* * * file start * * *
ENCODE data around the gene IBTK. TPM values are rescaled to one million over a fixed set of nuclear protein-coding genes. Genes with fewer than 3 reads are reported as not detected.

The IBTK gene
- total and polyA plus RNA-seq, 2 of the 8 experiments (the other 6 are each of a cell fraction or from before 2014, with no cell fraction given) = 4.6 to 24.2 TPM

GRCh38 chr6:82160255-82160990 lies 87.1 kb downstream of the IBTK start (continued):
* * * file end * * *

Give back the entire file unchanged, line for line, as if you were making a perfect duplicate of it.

ENCODE data around the gene IBTK. TPM values are rescaled to one million over a fixed set of nuclear protein-coding genes. Genes with fewer than 3 reads are reported as not detected.

The IBTK gene
- total and polyA plus RNA-seq, 2 of the 8 experiments (the other 6 are each of a cell fraction or from before 2014, with no cell fraction given) = 4.6 to 24.2 TPM

GRCh38 chr6:82160255-82160990 lies 87.1 kb downstream of the IBTK start (continued):